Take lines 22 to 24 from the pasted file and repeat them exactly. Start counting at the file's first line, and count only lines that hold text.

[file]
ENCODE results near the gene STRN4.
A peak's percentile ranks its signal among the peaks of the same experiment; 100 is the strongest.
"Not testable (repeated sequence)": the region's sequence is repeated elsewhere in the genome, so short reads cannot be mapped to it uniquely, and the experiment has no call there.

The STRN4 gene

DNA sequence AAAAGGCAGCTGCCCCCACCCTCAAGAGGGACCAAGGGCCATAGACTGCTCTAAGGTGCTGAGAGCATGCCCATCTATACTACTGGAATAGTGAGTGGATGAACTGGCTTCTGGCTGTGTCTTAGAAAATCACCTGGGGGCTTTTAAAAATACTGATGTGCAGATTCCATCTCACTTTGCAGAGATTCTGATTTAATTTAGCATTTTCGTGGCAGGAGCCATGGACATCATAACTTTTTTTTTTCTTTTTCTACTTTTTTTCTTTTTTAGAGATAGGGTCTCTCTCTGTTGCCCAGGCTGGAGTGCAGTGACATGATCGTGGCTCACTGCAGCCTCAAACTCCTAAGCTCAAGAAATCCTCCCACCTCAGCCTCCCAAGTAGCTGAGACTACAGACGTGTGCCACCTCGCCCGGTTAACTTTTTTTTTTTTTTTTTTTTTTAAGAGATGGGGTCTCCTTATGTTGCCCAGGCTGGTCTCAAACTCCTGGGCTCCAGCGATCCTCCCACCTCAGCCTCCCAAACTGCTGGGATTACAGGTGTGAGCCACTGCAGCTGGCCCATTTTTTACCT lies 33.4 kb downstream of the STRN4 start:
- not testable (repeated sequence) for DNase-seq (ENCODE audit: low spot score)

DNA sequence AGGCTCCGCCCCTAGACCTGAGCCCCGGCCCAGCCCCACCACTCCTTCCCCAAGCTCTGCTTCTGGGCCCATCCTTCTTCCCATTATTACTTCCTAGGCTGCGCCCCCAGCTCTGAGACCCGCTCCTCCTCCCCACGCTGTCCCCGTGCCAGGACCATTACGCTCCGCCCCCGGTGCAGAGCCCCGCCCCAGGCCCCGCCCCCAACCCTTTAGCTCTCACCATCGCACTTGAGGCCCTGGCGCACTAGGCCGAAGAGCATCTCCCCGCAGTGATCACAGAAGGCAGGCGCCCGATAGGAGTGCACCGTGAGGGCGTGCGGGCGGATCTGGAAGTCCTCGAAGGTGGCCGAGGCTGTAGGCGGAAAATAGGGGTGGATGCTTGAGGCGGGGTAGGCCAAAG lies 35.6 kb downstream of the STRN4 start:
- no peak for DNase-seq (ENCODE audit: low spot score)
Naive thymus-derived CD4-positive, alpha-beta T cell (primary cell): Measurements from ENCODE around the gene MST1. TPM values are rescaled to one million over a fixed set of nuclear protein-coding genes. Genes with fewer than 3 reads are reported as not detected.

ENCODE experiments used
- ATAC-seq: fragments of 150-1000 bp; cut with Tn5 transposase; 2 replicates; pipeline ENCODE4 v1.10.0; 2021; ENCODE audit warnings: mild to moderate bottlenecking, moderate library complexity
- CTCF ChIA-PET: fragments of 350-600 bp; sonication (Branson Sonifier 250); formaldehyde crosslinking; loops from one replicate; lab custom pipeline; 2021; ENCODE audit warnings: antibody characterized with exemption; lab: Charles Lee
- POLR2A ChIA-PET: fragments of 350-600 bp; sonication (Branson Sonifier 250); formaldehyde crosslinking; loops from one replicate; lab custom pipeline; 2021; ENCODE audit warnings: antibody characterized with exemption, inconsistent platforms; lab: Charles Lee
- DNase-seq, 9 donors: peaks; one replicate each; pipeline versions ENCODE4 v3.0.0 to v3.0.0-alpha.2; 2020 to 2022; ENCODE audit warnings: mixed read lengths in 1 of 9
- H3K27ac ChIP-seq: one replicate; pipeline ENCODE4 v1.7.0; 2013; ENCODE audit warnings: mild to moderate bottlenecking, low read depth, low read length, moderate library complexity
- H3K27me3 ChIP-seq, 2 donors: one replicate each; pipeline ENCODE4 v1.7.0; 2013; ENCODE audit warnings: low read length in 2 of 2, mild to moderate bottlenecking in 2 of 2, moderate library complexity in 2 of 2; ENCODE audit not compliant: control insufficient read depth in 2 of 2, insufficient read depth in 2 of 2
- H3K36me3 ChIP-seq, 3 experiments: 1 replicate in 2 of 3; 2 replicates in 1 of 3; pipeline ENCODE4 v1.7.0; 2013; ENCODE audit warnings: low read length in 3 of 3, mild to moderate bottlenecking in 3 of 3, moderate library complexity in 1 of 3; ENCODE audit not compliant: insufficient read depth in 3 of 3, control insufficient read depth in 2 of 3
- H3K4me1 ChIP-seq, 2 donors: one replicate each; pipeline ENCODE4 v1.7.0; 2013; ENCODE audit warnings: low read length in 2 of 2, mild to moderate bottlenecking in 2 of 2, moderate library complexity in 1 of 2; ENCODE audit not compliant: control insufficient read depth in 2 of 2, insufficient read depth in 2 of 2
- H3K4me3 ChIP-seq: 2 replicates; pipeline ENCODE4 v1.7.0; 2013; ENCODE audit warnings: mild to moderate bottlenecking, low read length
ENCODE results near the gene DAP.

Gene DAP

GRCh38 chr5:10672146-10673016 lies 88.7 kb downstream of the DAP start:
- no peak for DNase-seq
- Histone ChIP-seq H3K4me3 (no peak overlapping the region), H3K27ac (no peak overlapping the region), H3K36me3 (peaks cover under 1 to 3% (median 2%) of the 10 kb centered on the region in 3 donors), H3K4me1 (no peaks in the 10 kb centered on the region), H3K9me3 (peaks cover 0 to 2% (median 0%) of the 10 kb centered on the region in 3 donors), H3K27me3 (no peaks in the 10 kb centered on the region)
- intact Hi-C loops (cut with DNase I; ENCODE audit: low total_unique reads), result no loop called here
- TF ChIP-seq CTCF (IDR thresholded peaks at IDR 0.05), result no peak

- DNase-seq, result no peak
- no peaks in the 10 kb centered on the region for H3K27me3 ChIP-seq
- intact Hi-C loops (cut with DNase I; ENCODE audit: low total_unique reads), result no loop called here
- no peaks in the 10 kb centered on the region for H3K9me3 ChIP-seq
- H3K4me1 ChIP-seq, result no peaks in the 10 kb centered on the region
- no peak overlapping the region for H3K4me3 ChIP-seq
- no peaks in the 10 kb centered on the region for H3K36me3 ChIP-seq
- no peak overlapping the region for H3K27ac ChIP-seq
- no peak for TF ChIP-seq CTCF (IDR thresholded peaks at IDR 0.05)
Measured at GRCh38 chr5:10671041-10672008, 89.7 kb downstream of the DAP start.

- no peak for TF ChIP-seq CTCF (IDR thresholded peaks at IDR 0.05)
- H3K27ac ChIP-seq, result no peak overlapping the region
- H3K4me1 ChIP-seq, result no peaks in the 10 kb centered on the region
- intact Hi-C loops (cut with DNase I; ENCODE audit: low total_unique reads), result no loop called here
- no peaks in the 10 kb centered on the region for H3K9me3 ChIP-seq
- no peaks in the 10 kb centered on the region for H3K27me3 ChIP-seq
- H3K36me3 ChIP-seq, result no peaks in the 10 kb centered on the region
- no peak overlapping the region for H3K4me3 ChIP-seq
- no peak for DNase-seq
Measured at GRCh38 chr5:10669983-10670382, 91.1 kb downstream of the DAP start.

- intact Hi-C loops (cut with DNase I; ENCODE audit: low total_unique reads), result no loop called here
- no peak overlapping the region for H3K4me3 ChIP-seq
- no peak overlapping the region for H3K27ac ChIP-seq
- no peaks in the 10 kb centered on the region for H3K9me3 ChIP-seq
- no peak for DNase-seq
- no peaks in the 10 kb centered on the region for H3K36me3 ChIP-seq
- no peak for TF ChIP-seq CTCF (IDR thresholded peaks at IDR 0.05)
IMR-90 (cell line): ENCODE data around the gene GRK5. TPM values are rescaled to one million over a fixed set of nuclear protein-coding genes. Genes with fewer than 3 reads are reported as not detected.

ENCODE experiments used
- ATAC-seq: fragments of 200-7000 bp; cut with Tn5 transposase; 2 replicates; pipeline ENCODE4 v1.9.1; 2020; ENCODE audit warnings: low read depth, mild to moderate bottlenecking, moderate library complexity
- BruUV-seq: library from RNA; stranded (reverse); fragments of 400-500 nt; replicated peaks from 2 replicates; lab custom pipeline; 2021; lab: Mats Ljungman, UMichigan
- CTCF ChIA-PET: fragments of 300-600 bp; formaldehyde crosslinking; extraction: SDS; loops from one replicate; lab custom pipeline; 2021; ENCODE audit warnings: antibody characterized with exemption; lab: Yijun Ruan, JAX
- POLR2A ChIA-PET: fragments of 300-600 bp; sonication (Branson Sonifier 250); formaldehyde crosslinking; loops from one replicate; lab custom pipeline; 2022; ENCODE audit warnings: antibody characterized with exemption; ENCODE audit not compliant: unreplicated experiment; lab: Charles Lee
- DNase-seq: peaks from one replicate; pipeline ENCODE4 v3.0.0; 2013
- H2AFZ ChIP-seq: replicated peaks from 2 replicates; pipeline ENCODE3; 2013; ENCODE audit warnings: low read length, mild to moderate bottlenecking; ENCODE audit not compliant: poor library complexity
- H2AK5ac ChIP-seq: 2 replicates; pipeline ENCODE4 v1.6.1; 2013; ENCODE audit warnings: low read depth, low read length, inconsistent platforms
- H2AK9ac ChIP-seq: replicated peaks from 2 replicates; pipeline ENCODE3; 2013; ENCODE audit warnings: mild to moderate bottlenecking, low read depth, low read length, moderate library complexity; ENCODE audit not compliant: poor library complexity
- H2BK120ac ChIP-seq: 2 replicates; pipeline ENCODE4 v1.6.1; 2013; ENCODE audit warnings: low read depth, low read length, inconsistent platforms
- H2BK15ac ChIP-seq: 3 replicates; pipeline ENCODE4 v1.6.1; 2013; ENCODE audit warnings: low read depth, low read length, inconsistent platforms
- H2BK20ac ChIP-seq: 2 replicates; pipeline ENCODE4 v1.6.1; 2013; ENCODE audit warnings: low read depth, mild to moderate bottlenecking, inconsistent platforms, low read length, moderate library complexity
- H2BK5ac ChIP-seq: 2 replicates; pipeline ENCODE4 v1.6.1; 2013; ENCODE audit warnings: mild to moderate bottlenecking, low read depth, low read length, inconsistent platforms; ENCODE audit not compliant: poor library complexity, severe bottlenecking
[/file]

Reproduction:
GRCh38 chr5:10672146-10673016 lies 88.7 kb downstream of the DAP start:
- no peak for DNase-seq
- Histone ChIP-seq H3K4me3 (no peak overlapping the region), H3K27ac (no peak overlapping the region), H3K36me3 (peaks cover under 1 to 3% (median 2%) of the 10 kb centered on the region in 3 donors), H3K4me1 (no peaks in the 10 kb centered on the region), H3K9me3 (peaks cover 0 to 2% (median 0%) of the 10 kb centered on the region in 3 donors), H3K27me3 (no peaks in the 10 kb centered on the region)